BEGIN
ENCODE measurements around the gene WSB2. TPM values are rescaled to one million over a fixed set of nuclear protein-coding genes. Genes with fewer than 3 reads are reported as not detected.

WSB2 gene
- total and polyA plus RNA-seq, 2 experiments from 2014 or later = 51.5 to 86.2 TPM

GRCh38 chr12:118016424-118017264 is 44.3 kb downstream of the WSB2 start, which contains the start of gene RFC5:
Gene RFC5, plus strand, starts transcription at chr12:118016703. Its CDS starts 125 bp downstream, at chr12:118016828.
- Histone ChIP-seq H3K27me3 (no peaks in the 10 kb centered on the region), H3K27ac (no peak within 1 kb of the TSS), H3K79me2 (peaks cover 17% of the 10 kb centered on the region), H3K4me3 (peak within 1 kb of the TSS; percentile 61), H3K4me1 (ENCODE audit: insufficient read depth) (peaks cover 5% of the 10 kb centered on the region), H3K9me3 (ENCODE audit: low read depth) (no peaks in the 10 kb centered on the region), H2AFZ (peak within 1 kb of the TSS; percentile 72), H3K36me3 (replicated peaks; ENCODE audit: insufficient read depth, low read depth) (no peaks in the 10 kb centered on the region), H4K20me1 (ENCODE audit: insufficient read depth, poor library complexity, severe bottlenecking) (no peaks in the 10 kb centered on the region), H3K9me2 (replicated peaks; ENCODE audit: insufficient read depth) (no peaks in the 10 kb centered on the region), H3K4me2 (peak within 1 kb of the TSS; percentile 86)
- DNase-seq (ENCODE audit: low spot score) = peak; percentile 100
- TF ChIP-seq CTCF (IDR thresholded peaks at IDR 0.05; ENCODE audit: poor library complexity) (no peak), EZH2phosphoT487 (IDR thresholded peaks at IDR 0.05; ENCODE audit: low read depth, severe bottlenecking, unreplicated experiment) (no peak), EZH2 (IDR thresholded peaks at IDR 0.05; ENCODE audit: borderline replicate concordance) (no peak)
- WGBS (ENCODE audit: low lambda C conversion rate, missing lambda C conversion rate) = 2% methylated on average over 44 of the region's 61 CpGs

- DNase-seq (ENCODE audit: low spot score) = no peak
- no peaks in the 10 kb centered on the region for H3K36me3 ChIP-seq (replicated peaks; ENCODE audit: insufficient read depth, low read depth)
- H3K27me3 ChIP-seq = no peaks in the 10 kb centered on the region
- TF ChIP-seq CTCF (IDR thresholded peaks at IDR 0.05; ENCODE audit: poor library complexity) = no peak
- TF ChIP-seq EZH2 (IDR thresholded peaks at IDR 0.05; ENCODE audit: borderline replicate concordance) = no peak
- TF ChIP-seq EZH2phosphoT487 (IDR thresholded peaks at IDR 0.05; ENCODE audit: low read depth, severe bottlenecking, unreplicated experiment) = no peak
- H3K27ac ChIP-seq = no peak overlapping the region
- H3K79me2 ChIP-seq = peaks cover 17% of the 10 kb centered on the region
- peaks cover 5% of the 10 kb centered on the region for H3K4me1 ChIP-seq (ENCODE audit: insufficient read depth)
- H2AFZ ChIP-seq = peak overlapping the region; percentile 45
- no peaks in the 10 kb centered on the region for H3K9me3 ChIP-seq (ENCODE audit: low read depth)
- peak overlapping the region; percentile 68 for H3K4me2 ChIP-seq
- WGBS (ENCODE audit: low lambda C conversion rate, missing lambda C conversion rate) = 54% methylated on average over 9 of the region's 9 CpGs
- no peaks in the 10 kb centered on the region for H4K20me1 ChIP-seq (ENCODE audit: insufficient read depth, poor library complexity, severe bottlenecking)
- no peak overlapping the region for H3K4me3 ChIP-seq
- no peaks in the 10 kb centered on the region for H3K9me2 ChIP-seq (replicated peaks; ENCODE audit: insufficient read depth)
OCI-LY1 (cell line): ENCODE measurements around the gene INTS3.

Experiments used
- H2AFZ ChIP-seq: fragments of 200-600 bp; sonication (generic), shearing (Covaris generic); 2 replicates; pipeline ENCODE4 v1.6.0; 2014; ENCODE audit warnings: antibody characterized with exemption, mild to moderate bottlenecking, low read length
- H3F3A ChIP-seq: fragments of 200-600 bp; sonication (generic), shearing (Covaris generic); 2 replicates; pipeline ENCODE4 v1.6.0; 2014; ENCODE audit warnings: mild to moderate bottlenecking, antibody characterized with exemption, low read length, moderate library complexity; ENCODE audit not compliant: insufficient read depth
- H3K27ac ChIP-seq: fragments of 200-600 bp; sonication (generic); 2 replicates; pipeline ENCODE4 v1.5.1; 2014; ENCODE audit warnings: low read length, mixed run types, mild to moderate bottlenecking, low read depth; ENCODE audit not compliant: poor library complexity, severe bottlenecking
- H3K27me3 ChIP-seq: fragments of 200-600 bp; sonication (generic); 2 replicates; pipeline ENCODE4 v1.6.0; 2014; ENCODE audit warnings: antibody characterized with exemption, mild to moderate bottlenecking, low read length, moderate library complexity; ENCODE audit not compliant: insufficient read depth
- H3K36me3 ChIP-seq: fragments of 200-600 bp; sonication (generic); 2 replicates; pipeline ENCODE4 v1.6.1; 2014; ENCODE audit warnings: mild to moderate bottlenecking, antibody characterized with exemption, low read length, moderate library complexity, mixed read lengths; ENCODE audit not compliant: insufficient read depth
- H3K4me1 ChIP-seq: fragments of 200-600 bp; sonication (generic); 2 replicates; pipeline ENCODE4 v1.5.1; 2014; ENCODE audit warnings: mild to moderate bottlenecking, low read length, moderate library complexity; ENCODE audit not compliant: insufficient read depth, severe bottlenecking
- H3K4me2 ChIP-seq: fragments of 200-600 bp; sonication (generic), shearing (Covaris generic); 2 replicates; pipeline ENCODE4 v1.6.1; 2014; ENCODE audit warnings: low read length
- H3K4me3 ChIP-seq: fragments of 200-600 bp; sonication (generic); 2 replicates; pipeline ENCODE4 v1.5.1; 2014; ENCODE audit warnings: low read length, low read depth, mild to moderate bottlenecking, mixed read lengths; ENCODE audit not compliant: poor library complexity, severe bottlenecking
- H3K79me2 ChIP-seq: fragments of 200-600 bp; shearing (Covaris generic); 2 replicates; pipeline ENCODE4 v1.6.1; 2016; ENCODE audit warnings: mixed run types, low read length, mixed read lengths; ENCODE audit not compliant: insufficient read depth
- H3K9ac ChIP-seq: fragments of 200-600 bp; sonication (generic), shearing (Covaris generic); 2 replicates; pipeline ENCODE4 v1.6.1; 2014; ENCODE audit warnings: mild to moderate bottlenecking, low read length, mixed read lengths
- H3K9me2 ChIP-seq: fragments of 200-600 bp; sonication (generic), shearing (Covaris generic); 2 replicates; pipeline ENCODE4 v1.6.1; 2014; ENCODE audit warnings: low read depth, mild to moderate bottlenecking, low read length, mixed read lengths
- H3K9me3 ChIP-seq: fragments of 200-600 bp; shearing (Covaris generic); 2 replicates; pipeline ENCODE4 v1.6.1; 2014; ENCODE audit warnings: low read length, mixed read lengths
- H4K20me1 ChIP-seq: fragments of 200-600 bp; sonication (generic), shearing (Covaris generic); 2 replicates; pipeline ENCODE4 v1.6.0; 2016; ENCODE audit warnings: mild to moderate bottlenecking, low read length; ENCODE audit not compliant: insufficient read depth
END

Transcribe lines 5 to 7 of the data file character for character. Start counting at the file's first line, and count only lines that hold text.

Gene RFC5, plus strand, starts transcription at chr12:118016703. Its CDS starts 125 bp downstream, at chr12:118016828.
- Histone ChIP-seq H3K27me3 (no peaks in the 10 kb centered on the region), H3K27ac (no peak within 1 kb of the TSS), H3K79me2 (peaks cover 17% of the 10 kb centered on the region), H3K4me3 (peak within 1 kb of the TSS; percentile 61), H3K4me1 (ENCODE audit: insufficient read depth) (peaks cover 5% of the 10 kb centered on the region), H3K9me3 (ENCODE audit: low read depth) (no peaks in the 10 kb centered on the region), H2AFZ (peak within 1 kb of the TSS; percentile 72), H3K36me3 (replicated peaks; ENCODE audit: insufficient read depth, low read depth) (no peaks in the 10 kb centered on the region), H4K20me1 (ENCODE audit: insufficient read depth, poor library complexity, severe bottlenecking) (no peaks in the 10 kb centered on the region), H3K9me2 (replicated peaks; ENCODE audit: insufficient read depth) (no peaks in the 10 kb centered on the region), H3K4me2 (peak within 1 kb of the TSS; percentile 86)
- DNase-seq (ENCODE audit: low spot score) = peak; percentile 100